It’s interesting she highlights the dominance of famous “blokes” in design history. A few years back, she worked with a colleague to collect and study statistics on the number of female and male design students, then look at the number of articles written about them, how many exhibitions they were shown in, and how many were AGI members. “It was really disgusting to see,” she says of the male-bias she discovered.
One of De Bondt’s favourite projects is her ongoing work with Weils, a contemporary art gallery in Belgium which has been a client for the past 10 years. For the designer, this relationship has been a pleasurable and fruitful one thanks to the faith that comes with a good client. “You need trust and clarity,” she says.
“Often you have to ask for a brief, but you need to know what people want, and have clarity on things like pay and good guidelines. Some projects drag on and on and on, and you just don’t have the energy anymore, but clients with an attitude aren’t necessarily a problem. Sometimes it can be fun to work with someone who has a big ego. The worst thing is just if people don’t trust you or believe in you: then there’s almost no point in doing it.”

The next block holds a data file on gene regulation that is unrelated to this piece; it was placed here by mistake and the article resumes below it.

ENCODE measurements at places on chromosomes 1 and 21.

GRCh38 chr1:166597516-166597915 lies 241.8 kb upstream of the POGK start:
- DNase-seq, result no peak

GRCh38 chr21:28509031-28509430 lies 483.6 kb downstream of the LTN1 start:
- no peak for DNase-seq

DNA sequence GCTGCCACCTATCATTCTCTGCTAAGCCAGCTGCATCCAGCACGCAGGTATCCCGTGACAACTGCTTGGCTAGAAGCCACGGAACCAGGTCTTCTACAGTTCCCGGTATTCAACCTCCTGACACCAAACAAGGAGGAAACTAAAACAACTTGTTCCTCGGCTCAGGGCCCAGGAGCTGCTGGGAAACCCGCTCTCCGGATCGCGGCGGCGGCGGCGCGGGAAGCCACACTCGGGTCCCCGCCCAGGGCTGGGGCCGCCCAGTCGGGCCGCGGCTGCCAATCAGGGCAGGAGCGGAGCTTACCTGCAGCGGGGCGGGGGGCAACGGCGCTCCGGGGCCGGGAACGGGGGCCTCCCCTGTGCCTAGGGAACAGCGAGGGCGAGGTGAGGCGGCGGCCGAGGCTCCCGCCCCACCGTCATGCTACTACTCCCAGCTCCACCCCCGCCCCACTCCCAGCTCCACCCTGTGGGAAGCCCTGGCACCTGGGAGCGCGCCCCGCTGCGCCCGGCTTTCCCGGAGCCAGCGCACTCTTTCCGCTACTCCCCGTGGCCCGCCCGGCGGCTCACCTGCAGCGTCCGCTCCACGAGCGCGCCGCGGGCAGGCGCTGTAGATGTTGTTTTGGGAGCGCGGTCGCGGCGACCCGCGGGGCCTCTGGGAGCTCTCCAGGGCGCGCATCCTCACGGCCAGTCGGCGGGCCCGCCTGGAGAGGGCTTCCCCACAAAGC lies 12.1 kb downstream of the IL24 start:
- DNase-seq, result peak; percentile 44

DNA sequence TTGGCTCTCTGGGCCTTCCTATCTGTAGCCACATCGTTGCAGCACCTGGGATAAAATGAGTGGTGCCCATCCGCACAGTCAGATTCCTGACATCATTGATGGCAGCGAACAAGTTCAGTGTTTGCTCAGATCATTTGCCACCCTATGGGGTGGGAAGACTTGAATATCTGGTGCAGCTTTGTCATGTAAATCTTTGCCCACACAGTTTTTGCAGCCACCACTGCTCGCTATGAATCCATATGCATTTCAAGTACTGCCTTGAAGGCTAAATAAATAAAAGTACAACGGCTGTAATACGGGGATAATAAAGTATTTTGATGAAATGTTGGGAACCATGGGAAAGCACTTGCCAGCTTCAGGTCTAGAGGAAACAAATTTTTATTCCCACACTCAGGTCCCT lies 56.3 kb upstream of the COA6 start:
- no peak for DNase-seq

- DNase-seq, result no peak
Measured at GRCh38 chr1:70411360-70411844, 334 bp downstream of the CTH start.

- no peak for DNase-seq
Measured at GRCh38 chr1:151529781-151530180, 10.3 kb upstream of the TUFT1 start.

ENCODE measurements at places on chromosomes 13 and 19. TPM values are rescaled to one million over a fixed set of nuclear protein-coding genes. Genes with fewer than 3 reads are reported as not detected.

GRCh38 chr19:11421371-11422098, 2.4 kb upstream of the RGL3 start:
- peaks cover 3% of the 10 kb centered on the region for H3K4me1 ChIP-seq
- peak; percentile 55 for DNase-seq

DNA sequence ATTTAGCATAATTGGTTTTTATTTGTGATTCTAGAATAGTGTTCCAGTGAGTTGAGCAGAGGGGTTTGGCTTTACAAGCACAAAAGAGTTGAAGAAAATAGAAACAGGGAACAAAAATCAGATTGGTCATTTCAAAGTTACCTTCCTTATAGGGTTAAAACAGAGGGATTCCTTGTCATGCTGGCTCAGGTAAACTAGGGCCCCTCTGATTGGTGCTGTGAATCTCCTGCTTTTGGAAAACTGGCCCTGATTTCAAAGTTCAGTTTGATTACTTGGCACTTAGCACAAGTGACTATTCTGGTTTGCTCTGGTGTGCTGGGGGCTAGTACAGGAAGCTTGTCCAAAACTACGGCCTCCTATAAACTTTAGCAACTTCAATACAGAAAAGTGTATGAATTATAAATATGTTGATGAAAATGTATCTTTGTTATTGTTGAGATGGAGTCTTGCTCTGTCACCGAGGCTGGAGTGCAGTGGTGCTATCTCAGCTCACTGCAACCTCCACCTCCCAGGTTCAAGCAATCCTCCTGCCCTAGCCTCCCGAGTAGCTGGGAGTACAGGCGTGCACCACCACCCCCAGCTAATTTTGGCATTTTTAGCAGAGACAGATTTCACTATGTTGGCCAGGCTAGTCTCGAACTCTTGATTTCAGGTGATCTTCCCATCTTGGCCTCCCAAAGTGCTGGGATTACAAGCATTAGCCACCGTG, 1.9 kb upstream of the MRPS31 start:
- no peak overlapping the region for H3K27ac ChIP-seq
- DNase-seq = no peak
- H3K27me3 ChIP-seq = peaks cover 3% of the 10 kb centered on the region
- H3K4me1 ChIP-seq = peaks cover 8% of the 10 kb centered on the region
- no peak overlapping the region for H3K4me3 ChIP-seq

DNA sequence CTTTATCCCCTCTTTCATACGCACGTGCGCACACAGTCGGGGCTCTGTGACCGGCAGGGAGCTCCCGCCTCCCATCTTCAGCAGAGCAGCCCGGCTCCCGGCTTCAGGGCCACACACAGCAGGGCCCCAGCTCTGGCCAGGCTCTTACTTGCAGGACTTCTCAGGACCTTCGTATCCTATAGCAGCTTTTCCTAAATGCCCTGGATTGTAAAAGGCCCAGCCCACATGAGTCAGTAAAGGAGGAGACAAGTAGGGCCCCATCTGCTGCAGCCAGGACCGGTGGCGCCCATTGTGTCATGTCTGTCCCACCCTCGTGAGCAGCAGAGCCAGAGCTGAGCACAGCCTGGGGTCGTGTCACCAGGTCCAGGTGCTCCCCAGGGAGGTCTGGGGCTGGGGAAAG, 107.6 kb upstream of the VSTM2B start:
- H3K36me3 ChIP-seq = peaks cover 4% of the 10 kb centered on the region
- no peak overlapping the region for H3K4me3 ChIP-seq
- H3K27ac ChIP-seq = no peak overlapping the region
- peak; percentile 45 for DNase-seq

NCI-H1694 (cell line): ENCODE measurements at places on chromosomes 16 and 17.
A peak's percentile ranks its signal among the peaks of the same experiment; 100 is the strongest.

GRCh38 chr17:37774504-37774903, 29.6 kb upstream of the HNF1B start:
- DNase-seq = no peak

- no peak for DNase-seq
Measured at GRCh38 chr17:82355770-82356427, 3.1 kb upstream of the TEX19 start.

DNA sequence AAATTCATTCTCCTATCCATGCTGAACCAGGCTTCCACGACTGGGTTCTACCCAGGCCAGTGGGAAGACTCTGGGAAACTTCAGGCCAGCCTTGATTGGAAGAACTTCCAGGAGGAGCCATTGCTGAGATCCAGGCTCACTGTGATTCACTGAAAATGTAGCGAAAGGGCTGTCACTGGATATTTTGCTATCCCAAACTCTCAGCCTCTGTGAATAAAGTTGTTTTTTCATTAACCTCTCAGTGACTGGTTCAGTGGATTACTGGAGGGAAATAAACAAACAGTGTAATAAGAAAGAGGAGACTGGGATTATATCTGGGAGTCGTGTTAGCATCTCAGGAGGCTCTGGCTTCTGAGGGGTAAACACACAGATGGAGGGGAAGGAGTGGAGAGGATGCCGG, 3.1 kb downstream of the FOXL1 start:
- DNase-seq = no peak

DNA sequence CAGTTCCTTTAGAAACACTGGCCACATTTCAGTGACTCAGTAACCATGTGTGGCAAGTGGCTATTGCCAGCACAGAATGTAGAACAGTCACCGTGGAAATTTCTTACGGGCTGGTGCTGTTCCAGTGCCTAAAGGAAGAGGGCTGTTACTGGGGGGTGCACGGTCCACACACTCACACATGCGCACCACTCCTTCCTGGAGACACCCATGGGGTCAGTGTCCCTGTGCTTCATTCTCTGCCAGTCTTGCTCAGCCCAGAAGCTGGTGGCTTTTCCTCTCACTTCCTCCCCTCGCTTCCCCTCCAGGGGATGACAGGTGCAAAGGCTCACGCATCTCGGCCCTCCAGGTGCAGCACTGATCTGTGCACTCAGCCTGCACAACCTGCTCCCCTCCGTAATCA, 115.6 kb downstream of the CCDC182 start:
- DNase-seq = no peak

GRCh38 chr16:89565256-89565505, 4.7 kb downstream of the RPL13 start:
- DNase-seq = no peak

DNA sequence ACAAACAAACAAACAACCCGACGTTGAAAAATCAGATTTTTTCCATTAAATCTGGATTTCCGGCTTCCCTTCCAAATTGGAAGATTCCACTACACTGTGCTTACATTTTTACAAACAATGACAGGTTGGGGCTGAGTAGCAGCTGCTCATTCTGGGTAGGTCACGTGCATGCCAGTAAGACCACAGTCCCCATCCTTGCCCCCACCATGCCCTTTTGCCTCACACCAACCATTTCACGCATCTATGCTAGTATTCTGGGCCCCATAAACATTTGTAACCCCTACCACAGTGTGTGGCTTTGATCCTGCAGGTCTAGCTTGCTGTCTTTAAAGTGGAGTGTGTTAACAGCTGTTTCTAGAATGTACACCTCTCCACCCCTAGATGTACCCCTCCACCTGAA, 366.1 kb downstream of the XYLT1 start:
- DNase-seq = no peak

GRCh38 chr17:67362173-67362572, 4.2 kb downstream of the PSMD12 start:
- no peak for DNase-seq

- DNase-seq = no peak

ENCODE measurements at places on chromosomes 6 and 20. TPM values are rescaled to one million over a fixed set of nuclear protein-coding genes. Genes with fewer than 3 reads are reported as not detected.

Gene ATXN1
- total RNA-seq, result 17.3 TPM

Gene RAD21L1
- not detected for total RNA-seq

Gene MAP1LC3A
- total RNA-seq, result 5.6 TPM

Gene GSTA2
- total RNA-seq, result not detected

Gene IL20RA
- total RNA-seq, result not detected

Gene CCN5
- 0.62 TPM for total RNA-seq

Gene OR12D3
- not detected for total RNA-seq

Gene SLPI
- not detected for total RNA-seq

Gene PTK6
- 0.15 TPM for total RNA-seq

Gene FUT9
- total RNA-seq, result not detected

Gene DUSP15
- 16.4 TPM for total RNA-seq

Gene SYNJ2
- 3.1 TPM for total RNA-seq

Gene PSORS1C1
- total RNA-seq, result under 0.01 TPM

Now that she’s balancing client work with working for herself, how does it all work being your own client? “It’s really hard to design for yourself, you get insecure. For a client you spend so much energy being all-singing, all-dancing, but if you’re planning and editing it all yourself you don’t have as much time to think about the design.”
If her work for Occasional Papers is the product of designing on limited time, it’s testament to De Bondt’s level of skill and diligence. Often minimal, always slick, and frequently challenging (one project for the V&A involved individually rusting each letter of the exhibition graphics), her work ensures her a place in a lineage of European design history which her publishing venture is helping to write. For De Bondt, shyness, as The Smiths pointed out, certainly is nice, and if the meek’s work is all as good as this, we’re happy for them to inherit the earth.